Babywear step by step – not my usual sewing fodder. A friend, fairly new to sewing, wanting to start making baby clothes, needed a demo or two. Here’s the first set, a little dress and panties in size 0-3 months.
I’ve used a figured voile for the outer and a scrap of lawn for the lining. Back looks like this.A cotton lawn for both would be best I think, but I live a long way from the shops and this was dug out of stash. (Its just as well I live a long way from the shops, considering the yardage I usually pick up when let loose in a fabric store.)
First the panties.
The pattern pieces for the front and the back are each cut on a fold, and in the outer fabric and the lining.
1. The back is stitched to the front along the crotch seam, RS Tog. (right sides together), in both the outer fabric and the lining. The seams are pressed open. I pinked them too, not absolutely essential but I hate fraying ends inside lining, and babywear gets a fair bit of washing. You could use an overlocker for all seams instead.
I’ve got 1 cm seam allowances on this pattern, a strategically placed ‘post it’ helps to keep to the stitching line. I used a microtex needle.
2. Place the lining and outer RS tog., stitch round the leg openings, trim and snip through the seam allowances right up to the stitches at intervals in the curve.
3. Turn it through and press well along the leg opening. Doesn’t it look neat?
4. Pin the side seams, opening out the pieces so that the outer layer is stitched together and the lining is stitched together. That’s the leg opening seam in the middle, the lining’s on the right, the outer fabric is on the left.
When stitching the second side seam , leave a small gap in the lining seam. This is important for the later steps.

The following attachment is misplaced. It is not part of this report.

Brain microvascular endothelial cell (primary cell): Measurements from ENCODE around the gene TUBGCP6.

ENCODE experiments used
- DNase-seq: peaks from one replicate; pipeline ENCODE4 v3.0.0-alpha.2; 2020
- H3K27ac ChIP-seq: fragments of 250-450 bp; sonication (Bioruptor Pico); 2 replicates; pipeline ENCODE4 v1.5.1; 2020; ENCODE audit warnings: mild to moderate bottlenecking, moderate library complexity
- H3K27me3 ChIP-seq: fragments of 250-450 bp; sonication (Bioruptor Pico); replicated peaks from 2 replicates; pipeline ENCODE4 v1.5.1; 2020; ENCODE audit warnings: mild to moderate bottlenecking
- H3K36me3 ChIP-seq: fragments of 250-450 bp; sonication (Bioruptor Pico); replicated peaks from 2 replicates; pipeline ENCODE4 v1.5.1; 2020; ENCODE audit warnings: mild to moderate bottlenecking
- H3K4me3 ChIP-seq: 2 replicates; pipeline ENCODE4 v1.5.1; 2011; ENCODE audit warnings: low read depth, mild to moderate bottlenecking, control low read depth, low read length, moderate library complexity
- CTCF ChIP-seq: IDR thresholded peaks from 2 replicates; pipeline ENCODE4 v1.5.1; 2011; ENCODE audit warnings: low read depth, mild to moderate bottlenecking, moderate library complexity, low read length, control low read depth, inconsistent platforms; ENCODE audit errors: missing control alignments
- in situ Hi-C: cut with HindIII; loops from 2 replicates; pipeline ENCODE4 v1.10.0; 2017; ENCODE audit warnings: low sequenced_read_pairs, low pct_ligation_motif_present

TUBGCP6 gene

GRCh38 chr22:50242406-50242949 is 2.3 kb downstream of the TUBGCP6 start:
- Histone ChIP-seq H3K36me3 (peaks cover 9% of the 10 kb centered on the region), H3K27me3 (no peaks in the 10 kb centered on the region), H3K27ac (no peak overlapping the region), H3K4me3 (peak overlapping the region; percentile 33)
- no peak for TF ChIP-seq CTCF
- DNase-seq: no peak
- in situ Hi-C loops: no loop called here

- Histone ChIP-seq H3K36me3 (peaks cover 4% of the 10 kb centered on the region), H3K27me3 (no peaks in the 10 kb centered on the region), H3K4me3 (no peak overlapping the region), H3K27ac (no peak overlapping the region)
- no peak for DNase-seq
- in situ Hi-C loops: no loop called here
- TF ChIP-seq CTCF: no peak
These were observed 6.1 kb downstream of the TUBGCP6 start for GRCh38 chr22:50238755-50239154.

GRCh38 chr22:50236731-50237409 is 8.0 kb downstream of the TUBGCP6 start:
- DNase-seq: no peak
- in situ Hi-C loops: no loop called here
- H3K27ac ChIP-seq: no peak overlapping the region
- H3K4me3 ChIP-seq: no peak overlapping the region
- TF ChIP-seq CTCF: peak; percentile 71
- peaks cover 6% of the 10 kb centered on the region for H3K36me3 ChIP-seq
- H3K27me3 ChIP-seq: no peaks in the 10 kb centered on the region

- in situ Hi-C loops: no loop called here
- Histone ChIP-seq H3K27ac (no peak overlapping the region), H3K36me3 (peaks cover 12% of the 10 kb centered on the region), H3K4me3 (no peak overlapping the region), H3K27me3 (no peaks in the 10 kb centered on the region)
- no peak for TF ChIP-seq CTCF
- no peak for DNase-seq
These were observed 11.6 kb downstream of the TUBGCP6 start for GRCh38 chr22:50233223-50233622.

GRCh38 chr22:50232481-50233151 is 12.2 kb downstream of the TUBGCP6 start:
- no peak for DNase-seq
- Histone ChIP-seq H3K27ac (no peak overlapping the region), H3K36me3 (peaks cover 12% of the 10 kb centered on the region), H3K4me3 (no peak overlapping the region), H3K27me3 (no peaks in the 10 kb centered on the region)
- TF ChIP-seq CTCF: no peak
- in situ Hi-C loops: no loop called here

5. Now the top edge, the lining and outer are seamed RS together, working ‘inside’. The easiest way to do this without risking getting the pieces twisted up is to start with the panties turned the right way out, and at one side seam, fold in the seam allowances and pinch them together, like this.
Then reach inside between the two layers and grab the seam allowances where you have them pinched. Pull them out and pin them together, and continue pinning the edges of the waist outer and lining edges together as far as you can without the work getting hopelessly bunched up.
Stitch around where you pinned. You can get almost all of this top edge stitched like this. For the last bit, take the work off the machine, reach in through the space you left in the lining side seam, and pull the seam you’re working on out through this space. You end up with all the seam allowances on the inside and the lining complete, except for the space in one side seam, which you don’t close yet. See how neat it looks? (Well, apart from needing a press)
6. Stitch round the legs to make the channel for the elastic, about a centimetre in from the edge , leaving a small part unstitched so you can get the elastic in. I like to have the elastic as a circle, free within a channel, then it can be adjusted if necessary to accommodate chubbier or skinnier legs.